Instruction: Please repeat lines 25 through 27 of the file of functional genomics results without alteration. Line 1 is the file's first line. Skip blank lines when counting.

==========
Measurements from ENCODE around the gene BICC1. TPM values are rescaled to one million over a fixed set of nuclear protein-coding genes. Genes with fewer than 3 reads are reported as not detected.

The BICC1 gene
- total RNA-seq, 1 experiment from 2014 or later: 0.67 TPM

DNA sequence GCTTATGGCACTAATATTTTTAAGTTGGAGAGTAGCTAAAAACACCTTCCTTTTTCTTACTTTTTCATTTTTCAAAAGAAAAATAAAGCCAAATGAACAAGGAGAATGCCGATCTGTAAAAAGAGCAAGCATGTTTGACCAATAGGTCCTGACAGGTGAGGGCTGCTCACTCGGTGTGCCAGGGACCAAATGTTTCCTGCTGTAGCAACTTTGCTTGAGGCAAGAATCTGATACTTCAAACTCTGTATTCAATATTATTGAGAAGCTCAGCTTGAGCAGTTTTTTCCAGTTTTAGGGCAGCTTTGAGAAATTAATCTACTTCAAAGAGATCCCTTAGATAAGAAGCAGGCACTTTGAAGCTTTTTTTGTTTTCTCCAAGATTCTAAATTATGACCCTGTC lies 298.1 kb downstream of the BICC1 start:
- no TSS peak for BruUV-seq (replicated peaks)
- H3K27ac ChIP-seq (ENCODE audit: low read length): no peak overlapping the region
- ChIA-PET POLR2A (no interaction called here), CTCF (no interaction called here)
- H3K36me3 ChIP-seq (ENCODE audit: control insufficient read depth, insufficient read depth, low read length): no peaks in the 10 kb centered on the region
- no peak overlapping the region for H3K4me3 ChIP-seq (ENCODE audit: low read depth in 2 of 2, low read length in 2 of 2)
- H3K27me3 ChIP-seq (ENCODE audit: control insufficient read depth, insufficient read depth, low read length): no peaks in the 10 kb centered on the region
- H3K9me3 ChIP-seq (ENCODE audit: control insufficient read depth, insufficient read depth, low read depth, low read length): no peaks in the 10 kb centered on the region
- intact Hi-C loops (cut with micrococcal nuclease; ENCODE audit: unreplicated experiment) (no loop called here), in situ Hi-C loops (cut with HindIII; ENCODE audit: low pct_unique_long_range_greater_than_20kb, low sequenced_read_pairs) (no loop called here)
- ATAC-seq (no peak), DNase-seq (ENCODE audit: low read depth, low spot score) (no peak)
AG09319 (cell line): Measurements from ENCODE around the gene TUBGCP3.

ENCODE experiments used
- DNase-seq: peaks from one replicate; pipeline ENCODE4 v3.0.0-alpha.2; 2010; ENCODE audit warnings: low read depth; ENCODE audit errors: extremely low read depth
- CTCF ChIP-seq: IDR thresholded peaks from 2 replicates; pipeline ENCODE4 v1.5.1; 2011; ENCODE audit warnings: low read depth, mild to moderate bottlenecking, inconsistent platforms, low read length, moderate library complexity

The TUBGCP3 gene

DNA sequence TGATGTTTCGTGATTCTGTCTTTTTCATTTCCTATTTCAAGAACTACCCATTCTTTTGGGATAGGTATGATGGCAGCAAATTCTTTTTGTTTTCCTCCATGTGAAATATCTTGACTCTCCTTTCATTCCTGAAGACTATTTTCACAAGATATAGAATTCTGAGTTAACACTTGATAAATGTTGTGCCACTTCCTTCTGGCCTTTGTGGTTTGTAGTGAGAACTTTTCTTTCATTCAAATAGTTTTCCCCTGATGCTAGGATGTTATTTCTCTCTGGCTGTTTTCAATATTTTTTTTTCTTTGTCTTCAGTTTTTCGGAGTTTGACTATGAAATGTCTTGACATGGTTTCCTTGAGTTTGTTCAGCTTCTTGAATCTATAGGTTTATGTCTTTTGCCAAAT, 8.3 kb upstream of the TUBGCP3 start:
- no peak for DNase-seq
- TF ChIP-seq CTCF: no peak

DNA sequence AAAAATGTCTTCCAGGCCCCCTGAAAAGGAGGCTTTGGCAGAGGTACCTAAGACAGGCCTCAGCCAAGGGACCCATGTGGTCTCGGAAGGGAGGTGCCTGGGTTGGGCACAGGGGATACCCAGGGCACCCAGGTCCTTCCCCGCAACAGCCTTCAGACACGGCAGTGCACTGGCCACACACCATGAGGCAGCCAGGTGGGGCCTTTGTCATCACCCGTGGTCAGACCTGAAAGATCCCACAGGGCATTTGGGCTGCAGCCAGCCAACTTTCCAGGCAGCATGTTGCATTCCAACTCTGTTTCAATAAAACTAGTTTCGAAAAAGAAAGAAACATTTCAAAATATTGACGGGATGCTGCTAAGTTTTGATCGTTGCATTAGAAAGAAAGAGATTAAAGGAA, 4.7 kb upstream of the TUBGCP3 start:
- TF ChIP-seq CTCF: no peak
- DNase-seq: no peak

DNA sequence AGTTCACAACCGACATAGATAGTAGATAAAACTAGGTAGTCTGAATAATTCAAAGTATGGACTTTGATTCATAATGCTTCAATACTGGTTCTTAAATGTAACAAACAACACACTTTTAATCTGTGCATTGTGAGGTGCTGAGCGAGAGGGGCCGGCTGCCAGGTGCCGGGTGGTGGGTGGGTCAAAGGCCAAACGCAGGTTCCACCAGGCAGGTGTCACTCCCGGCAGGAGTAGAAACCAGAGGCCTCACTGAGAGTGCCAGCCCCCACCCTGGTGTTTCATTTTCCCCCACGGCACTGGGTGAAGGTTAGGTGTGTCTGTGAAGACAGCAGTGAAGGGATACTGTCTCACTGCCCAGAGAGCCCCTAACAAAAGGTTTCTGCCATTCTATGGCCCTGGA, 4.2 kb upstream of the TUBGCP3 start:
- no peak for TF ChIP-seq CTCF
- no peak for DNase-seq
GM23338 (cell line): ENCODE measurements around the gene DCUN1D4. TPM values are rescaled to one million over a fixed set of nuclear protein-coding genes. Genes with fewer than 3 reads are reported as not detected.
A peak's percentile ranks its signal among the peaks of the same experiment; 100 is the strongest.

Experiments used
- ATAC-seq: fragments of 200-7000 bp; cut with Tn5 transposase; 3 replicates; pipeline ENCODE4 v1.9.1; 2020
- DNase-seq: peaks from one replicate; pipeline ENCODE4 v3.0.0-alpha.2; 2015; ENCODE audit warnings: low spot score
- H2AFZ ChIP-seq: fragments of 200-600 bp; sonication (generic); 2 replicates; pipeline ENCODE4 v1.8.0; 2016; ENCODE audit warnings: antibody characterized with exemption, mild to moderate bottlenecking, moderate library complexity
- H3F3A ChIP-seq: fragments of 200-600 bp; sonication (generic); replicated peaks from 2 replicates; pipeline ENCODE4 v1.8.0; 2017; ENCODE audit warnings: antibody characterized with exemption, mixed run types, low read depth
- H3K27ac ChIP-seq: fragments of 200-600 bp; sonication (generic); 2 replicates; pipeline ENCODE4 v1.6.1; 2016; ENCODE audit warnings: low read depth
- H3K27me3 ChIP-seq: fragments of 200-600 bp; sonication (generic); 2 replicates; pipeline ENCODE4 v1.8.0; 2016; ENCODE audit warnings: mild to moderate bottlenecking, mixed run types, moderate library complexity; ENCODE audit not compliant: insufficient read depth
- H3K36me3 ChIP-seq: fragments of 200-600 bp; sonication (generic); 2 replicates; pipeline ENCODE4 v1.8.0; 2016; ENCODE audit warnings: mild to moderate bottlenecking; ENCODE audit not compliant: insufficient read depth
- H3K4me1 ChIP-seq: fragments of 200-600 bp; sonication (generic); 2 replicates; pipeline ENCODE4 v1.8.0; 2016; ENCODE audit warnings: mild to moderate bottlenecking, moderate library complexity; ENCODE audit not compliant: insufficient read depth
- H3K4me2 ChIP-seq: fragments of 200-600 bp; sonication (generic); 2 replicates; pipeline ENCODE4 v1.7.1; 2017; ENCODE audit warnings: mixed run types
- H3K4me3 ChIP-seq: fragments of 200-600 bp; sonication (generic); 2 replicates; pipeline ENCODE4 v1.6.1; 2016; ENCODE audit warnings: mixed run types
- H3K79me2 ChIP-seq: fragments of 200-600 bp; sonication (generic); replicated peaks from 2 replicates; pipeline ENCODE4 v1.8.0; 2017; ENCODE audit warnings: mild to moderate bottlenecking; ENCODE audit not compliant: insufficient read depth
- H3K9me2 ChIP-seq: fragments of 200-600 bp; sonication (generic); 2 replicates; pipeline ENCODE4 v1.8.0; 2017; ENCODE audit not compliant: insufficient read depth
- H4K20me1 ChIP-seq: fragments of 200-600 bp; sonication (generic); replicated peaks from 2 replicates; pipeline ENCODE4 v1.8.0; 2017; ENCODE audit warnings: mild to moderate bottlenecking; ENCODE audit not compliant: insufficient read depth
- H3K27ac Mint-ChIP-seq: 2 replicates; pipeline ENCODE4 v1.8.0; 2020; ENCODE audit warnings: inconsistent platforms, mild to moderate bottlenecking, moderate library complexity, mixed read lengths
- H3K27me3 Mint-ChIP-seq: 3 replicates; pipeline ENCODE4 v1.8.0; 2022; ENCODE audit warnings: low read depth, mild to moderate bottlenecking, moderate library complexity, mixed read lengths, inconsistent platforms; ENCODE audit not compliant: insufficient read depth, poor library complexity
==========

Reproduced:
DNA sequence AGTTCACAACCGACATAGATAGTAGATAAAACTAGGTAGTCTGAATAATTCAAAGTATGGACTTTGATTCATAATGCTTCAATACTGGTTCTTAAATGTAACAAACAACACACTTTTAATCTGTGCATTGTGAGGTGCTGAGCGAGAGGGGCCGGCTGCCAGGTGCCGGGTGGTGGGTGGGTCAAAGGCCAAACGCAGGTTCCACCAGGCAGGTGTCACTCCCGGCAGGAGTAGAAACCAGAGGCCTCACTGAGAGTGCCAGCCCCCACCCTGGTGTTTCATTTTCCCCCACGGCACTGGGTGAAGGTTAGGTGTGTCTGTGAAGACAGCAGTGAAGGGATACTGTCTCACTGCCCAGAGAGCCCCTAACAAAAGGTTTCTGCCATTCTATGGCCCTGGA, 4.2 kb upstream of the TUBGCP3 start:
- no peak for TF ChIP-seq CTCF
- no peak for DNase-seq